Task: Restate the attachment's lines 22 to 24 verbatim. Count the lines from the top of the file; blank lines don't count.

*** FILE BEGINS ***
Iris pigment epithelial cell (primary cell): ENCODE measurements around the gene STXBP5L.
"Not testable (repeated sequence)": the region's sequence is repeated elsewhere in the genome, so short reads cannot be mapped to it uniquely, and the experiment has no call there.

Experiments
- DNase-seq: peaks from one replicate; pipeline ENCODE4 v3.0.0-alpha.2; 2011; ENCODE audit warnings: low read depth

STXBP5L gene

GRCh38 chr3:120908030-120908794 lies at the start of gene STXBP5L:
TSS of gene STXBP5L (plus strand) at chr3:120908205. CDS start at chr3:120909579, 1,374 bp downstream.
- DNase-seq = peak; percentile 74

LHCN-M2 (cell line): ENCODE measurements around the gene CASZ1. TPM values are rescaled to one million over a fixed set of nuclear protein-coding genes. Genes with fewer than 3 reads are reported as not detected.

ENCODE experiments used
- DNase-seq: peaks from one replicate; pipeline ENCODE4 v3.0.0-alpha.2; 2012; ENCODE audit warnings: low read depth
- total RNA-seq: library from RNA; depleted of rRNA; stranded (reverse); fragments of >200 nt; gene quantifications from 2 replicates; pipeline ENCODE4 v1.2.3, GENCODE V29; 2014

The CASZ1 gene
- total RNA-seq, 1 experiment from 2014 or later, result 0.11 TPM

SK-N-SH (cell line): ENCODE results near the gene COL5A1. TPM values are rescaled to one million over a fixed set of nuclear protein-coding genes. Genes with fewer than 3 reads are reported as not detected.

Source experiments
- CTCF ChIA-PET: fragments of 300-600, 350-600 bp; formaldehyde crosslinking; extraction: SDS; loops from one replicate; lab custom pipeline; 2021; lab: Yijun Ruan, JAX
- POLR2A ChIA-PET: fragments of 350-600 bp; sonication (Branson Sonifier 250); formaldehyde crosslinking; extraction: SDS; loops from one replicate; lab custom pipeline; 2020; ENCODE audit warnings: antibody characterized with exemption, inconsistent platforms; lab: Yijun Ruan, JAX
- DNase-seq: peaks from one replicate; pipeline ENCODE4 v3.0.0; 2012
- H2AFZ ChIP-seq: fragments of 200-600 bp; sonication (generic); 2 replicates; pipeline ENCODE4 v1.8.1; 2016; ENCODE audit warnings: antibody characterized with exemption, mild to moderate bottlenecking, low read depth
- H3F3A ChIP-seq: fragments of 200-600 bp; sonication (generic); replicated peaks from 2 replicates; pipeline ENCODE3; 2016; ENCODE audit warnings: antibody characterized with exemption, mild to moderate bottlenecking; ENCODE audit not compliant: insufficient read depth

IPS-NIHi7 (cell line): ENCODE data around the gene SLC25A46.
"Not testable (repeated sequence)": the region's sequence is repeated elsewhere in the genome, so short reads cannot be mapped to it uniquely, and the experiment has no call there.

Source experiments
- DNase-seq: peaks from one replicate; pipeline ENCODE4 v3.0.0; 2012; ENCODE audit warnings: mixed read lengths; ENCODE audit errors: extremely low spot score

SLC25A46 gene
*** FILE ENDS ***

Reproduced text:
IPS-NIHi7 (cell line): ENCODE data around the gene SLC25A46.
"Not testable (repeated sequence)": the region's sequence is repeated elsewhere in the genome, so short reads cannot be mapped to it uniquely, and the experiment has no call there.

Source experiments